If those involved cannot grasp how a match is able to be managed controlled and completed in a reasonable manner! I suggest aside from a signed code of conduct contract by all who participate in the league (This includes parents, players, coaches, officials & committee personal!) A general comment card, accessible by EVERYONE made available throughout the league mailed or emailed or dropped in a special box to go with a referee match report assisting with mentoring, training and accountability.

Table discussions for a much less stressful time in post-game situations. Hold occasional open meetings where all participants are requested to attend! Be sure to congratulate the successes, celebrate the good stuff do not only the focus on bad conduct but to air grievances, point out issues, resolve confrontations in a meaningful 2way dialogue. Improve the standards of conduct effectively deal with errors, improve training allowing matches to proceed without confrontation when all parties can agree to disagree & move on for the benefit & safety of our youth.

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Answer provided by Referee Joe McHugh

Hi Gavin
It does not surprise me to read about a coach berating a young match official in a game as it happens all too often yet I am astounded that a coach would be using a whistle in a game. I am not sure what the opposing coaches were doing as they must have been intimidated by this coach if it was not dealt with at the time. A coach blowing a whistle in a game is unheard of and certainly the opponents would have something to say about that. If it happened in a game here the referee would have to deal with a major confrontations between coaches.

So the berating bit can be easily handled by a caution. It has never been easier for match officials to deal with bench dissent as all it requires now is a card to be shown at a stoppage in play. A second card and the offender is removed from the technical area.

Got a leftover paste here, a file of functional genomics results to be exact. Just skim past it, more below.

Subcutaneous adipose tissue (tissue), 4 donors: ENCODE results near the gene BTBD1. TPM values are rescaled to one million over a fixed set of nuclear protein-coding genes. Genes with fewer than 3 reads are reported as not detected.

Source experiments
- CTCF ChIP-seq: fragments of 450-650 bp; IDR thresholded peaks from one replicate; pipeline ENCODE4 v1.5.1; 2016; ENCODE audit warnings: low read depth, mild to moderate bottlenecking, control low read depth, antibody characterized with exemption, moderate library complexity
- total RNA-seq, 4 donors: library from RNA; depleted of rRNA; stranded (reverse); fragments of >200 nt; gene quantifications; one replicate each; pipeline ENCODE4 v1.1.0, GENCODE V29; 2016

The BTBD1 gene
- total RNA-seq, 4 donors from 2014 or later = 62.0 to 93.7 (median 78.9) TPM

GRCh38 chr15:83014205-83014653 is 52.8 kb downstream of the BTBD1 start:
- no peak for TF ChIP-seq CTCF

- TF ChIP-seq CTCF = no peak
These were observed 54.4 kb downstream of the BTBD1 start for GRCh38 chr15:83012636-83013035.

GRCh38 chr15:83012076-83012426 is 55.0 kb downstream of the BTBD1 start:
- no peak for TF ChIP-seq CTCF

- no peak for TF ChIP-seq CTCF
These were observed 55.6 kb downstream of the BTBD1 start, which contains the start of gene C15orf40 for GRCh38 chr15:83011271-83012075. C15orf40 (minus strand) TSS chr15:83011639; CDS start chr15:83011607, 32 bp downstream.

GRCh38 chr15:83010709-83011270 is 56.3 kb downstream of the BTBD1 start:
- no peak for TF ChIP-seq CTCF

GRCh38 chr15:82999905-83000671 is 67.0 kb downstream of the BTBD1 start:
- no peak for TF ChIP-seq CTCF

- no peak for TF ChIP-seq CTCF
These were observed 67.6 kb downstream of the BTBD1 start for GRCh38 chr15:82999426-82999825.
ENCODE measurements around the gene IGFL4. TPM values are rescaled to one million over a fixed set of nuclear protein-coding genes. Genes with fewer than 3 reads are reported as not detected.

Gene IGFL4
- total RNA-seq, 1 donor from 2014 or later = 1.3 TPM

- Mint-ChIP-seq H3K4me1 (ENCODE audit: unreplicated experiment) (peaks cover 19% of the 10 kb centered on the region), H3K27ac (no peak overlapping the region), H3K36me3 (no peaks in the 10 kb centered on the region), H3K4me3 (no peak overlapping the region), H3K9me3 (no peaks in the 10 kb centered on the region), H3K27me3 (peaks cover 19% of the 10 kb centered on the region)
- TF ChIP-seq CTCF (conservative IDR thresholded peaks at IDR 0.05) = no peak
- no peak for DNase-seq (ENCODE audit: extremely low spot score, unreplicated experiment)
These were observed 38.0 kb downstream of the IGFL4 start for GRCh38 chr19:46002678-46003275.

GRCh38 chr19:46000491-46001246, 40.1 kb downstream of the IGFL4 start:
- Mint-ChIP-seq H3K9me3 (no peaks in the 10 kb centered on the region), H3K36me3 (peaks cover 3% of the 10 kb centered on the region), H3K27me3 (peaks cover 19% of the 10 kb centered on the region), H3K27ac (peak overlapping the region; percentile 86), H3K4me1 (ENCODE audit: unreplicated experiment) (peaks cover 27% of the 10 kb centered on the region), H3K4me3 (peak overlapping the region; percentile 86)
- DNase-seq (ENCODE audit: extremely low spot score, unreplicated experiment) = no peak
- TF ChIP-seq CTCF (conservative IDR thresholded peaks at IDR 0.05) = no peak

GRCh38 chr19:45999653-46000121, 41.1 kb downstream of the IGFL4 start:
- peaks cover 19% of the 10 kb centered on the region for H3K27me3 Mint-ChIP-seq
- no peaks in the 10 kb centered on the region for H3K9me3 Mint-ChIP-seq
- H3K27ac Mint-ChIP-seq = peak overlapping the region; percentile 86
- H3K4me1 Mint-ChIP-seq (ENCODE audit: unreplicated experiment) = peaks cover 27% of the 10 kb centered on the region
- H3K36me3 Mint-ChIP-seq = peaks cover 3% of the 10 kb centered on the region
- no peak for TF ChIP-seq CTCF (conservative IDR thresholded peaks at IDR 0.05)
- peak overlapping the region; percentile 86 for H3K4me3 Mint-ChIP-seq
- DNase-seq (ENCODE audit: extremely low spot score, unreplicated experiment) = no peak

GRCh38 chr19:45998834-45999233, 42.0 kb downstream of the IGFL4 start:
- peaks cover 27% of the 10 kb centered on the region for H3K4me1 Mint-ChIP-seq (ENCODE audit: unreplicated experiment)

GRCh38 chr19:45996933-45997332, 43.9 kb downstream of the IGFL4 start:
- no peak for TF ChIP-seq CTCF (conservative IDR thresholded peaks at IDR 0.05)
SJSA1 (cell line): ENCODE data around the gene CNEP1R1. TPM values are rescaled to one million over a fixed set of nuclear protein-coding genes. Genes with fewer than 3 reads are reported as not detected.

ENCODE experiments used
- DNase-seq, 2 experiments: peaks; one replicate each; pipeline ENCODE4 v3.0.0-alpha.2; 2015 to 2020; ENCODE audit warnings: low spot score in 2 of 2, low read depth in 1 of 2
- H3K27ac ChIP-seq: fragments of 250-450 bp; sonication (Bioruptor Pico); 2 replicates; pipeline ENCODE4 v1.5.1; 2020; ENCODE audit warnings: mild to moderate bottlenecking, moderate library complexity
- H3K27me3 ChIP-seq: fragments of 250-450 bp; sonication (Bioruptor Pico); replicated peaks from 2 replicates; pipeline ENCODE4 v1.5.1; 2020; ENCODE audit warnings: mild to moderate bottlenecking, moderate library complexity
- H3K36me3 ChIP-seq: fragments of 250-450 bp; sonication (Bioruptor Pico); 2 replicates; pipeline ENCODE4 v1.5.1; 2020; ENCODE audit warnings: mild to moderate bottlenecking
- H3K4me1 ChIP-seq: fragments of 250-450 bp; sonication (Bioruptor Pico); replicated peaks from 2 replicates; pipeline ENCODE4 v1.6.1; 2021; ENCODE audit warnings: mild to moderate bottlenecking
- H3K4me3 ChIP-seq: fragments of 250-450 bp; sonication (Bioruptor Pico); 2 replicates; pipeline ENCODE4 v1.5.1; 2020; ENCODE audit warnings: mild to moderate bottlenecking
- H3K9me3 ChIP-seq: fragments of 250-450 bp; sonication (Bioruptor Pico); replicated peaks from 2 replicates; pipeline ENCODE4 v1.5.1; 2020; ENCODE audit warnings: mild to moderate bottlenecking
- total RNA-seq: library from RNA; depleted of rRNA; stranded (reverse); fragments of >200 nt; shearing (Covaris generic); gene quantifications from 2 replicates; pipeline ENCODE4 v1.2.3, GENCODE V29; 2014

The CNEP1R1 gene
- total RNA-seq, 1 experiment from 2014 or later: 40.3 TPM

The use of a whistle is also an easy caution and if there was any further dissent about that then the 2nd card is shown followed by a red card. It could be a straight red card as there is enough in that action under the current sending off guidelines for technical area staff. Personally I would deal with the first whistle and decide accordingly on the excuse or attitude of the coach. An apology based on a mistake of using a whistle in coaching might result in a caution. I'm suspecting here that this coach would not be that type

The game and most certainly the Underage game can do without these type of coaches. From what you describe this coach is unlikely to change his ways and my advice to clubs is to remove these type of individuals from coaching positions.
An Under 9 game is so easy to officiate as the players are just there for fun and the referee should have little to do other than the minor fouls, the falling downs, any small knocks, head contacts and timekeeping. I'm somewhat surprised that offside is in play at Under 9 . What makes it difficult for new young officials is the behaviour coming from the touchline.

Now one of the challenges for the game is that new young officials are put into these ULittles and minor games yet those game can pose difficulties for the official not from an onfield perspective but from the adults present. Dealing with this type of coach requires experience and a strong personality with good life skills. Those only come with experience. Once this coach meets a strong no nonsense official it will not end well for the coach. A strong official would be in straight away to deal with this and depending on the interaction it would certainly be a card either yellow or red.
Indeed from a Child Protection perspective underage requires a minimum number of adults present and at a minimum two so it brings into question the game continuing.